Data Privacy and Security
Data protection and security is a key challenge for 21st-century companies handling large amounts of sensitive personal and financial information. Companies must take additional security measures to keep their data safe as security incidents continue to rise. According to a recent PWC report, 64% of security experts predict a rise in reportable ransomware and software supply chain incidents in the second half of 2021.
The key to mitigating security risks is to implement a reliable system for evaluating threats and the assets that need to be protected. Trust Science® uses four pillars to successfully identify assets and sensitivity to threats, these include: threats to these assets, vulnerabilities to threats, attacking assets, and identifying threat vulnerabilities. All four elements are used as procedural factors for risk assessment and threat mitigation.
Trust Science®, a FinTech SaaS delivering Credit Bureau 2.0®/Credit Bureau +™, provides Secure Sockets Layer (SSL) protocol to protect the information of its customers. The right FinTech company offers a range of security options for its customers and complies with national/international data protection and collection regulations to ensure that data is handled safely and efficiently. While choosing a financial partner, look for companies compliant with region-specific and industry-specific regulations like SOC 2, General Data Protection Regulation (GDPR), Personal Information Protection and Electronic Documents Act (PIPEDA), etc. The companies must offer confidentiality, secure access, private cloud deployment, and security management systems to keep their client’s data away from hackers.
Bias in Data and Algorithms
AI accesses and compiles large amounts of data that is already biased — most of the data is biased against populations based on gender, race, sexual orientation, and citizenship. As minority populations also coincide with race as well. This kind of bias perpetuates in the algorithms surrounding decisions on customer’s creditworthiness. A widely popular case of bias in algorithms is Apple in 2019, raised by the famous creator of Ruby on Rails. He and his wife applied for credit cards; he received ten times more credit limit than his wife. Even though they applied for joint taxes and his wife had a better credit score, the software discriminated based on gender. This is a prime example of how the AI algorithm manifests the social discrimination of society since it feeds on partial data.
AI algorithms should be adequately modelled, and data ethics training should be provided to data scientists. A company should also take managerial and ethical considerations into effect to function more optimally and in an inclusive manner. To ensure this, the company must take part in and consistently pass regular and voluntary compliance checks, which screen extensively for biased factors and results.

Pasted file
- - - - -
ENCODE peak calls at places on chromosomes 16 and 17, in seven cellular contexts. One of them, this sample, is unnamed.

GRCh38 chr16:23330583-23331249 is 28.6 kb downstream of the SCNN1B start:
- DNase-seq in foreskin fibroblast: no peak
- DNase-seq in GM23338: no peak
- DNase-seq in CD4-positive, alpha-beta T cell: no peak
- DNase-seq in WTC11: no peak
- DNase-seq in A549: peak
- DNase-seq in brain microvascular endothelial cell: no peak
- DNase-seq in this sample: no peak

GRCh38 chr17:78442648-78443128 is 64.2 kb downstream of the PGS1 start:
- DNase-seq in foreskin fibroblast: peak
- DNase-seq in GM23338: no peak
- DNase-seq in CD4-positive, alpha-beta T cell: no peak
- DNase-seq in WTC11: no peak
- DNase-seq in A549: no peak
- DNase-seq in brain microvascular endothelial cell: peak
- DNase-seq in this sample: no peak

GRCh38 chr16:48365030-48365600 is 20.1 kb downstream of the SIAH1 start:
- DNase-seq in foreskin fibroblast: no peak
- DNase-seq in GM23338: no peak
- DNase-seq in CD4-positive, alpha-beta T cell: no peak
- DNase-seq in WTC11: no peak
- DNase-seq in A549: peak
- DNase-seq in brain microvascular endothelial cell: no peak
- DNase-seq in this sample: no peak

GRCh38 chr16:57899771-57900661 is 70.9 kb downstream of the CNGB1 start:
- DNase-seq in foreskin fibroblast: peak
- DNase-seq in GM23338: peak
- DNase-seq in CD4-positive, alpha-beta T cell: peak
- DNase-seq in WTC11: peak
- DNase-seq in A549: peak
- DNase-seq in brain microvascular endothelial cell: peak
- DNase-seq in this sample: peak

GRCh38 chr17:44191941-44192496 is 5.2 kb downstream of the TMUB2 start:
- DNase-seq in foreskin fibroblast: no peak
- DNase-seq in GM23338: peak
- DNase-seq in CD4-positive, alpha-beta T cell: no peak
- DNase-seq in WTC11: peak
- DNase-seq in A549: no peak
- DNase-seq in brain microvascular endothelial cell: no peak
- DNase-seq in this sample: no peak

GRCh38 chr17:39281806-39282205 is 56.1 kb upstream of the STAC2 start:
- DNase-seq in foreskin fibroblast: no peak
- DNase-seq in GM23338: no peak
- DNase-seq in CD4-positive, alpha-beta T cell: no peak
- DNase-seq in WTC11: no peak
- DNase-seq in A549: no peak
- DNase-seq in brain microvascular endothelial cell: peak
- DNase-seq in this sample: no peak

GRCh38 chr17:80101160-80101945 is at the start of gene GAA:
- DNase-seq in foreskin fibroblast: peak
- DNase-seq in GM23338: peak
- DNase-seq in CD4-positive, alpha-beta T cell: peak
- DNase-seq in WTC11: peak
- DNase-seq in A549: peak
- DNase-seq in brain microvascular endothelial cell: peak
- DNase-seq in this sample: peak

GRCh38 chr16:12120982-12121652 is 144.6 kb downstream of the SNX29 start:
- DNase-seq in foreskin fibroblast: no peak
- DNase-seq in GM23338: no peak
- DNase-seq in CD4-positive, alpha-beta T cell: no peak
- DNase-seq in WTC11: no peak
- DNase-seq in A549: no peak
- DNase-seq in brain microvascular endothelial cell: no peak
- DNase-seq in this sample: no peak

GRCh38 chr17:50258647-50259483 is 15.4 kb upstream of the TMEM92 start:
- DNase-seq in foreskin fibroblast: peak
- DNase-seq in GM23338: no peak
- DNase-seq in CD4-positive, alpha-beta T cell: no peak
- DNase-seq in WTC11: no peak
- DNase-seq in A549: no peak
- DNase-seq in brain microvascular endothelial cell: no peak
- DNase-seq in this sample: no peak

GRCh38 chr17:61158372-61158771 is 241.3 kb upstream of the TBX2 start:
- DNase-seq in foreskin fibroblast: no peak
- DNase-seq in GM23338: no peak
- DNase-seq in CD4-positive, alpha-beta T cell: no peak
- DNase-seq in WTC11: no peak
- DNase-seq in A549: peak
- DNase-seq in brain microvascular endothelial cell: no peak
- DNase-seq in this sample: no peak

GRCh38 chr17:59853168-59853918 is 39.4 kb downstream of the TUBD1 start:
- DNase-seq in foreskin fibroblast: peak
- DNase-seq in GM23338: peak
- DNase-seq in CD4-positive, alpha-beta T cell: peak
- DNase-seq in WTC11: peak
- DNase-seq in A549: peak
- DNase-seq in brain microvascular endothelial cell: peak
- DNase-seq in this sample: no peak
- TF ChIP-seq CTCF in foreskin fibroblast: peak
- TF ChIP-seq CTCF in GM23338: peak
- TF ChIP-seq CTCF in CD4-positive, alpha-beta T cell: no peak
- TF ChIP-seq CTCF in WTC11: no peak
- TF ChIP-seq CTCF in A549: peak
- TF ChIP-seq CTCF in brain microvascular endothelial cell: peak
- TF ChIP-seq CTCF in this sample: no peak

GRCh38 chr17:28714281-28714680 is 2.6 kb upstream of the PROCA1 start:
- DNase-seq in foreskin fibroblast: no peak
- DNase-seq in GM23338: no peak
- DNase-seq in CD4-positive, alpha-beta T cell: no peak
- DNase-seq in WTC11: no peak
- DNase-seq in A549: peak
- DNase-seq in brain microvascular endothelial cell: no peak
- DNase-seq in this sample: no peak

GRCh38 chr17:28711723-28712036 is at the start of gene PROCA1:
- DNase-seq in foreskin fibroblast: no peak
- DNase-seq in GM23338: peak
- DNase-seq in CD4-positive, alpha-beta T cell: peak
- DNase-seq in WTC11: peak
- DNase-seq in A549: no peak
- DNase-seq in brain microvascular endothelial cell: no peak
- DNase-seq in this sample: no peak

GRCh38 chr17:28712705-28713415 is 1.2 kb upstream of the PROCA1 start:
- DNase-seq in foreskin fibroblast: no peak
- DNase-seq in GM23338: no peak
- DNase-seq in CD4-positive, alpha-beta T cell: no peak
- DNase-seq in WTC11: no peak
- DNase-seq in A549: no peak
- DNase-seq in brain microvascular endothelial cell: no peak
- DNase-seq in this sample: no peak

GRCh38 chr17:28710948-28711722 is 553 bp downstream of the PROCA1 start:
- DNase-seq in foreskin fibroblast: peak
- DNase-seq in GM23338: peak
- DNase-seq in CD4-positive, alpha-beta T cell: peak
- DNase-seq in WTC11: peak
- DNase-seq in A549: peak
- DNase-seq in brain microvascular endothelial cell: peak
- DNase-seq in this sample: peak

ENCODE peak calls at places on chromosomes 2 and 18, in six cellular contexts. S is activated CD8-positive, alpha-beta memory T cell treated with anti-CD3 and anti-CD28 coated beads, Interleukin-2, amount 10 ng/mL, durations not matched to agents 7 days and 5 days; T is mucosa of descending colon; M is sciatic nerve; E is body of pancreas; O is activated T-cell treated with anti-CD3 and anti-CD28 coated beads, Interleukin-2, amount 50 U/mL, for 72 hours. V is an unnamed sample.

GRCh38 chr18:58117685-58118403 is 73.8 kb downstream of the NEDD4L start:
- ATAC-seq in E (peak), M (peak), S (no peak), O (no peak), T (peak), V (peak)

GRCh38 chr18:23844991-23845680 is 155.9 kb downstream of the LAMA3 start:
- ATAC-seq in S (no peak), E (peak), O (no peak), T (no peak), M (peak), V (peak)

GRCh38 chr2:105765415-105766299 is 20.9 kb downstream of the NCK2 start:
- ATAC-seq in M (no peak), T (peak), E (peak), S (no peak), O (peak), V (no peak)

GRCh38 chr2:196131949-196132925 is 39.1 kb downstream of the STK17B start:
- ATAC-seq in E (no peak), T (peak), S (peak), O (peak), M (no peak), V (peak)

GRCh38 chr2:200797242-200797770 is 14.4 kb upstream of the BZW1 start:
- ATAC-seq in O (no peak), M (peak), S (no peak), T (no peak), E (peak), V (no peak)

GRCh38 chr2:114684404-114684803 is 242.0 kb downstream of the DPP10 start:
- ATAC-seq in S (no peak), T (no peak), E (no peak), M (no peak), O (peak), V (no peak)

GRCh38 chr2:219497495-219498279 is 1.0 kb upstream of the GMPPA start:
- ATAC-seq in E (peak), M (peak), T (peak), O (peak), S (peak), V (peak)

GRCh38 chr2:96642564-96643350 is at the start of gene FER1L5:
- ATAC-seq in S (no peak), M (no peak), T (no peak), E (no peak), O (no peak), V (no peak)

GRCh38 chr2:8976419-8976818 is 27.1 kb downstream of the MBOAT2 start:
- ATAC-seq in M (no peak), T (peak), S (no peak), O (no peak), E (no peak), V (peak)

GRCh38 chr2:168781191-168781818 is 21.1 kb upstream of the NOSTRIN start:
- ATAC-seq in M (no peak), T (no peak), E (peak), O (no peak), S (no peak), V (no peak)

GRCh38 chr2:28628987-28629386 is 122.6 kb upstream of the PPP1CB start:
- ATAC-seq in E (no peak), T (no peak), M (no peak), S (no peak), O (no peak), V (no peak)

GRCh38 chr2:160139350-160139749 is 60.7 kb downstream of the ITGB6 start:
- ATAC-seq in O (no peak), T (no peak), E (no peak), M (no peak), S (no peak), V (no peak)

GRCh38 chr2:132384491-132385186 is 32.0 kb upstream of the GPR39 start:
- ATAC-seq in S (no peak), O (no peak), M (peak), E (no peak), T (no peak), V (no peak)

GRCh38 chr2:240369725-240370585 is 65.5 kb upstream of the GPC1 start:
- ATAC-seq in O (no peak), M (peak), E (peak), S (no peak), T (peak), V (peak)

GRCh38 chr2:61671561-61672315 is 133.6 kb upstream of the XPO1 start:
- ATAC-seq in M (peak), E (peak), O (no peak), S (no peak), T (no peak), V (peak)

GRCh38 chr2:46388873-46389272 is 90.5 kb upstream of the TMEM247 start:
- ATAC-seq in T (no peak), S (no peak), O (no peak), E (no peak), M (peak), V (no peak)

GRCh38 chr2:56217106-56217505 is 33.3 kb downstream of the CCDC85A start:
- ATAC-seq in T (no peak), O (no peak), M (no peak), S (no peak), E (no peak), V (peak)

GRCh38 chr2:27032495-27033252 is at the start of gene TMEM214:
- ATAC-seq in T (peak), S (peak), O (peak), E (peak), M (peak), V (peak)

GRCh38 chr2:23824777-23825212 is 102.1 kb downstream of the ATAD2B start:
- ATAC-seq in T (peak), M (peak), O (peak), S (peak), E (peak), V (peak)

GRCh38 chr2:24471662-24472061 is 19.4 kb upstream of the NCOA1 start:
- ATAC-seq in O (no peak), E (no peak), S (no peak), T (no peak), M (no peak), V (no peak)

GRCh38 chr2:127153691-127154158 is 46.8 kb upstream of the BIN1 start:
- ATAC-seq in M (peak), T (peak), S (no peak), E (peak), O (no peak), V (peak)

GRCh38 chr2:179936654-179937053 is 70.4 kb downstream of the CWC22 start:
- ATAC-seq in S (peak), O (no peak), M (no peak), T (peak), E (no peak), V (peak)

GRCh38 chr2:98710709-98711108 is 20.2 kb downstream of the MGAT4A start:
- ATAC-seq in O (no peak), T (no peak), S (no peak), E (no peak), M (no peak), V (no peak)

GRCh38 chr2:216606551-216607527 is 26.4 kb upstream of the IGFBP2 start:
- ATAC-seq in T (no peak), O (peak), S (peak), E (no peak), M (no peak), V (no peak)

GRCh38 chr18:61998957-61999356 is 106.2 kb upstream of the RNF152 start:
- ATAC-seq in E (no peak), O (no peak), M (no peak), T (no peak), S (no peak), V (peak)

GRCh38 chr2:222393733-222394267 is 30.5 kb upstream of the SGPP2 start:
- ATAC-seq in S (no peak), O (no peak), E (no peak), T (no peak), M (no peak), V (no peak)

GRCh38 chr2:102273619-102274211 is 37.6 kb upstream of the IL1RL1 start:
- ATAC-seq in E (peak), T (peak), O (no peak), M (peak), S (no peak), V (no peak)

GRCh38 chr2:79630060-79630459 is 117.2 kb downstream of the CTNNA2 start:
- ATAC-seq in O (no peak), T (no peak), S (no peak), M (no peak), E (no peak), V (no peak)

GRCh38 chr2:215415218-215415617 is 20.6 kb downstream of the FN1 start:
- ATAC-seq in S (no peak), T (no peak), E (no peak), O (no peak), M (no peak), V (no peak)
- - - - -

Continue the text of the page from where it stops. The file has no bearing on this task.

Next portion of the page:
The black-box effect refers to a process where the inputs and outputs are visible, but there is little to no knowledge of the functioning and working of the tool/system. The working of AI models can often be a black box with no explanation of how the algorithm reached a specific output. Understanding what data was used, what approximations and data boundaries were used, what patterns were compiled by the algorithm, and the reason for a specific result will make AI modelled financial services more trustworthy amongst customers. FinTech companies should make sure that they extract complete explainability from data structures, inputs and outputs to remain legally compliant with the FCRA (and other regulatory bodies) and grow their customer base. But AI does not have to be a black box; there are ways to make it more explainable — Explainable AI.
Explainable AI includes systems and tools that make AI processes more intuitive for human understanding. It provides critical insights into the data used, variables affecting the decisions and recommendations made. It is important that customers know how companies calculate their credit scores using AI in lending. Trust Science® provides detailed reason codes for reduced scores, enabling lenders to objectively see how scores are derived and share that knowledge with applicants. This makes us transparent and honest in our function. It also obeys government regulation, allowing us to maintain our data integrity and operation compliance while also minimizing the possibility of adverse actions being exercised against us due to compliance failures.
The use of AI algorithms in the FinTech sector also raises accountability and responsibility problems, i.e., who is responsible if something goes wrong. This is a grey area in AI because the AI model scientists often blame the system’s complex functioning and sophisticated algorithm for the mistake, thereby evading responsibility. Researchers and developers should be well-trained and aware of their responsibility regarding the AI systems they modelled. The right company will take responsibility for their mistakes in data handling and decision making.
These challenges can significantly impact the quality and credibility of an organization’s reputation and services. In this age of technological evolution, customer data is more vulnerable than ever before. And while AI has become a popular buzzword, the nuance and detail required to effectively leverage machine learning cannot be understated; especially as it relates to consumer data. Therefore, while choosing a company for your financial services, it is important to consider the measures taken by your company to protect sensitive customer information, manage it ethically, and ensure operational transparency when handling data inputs, outputs and processing systems.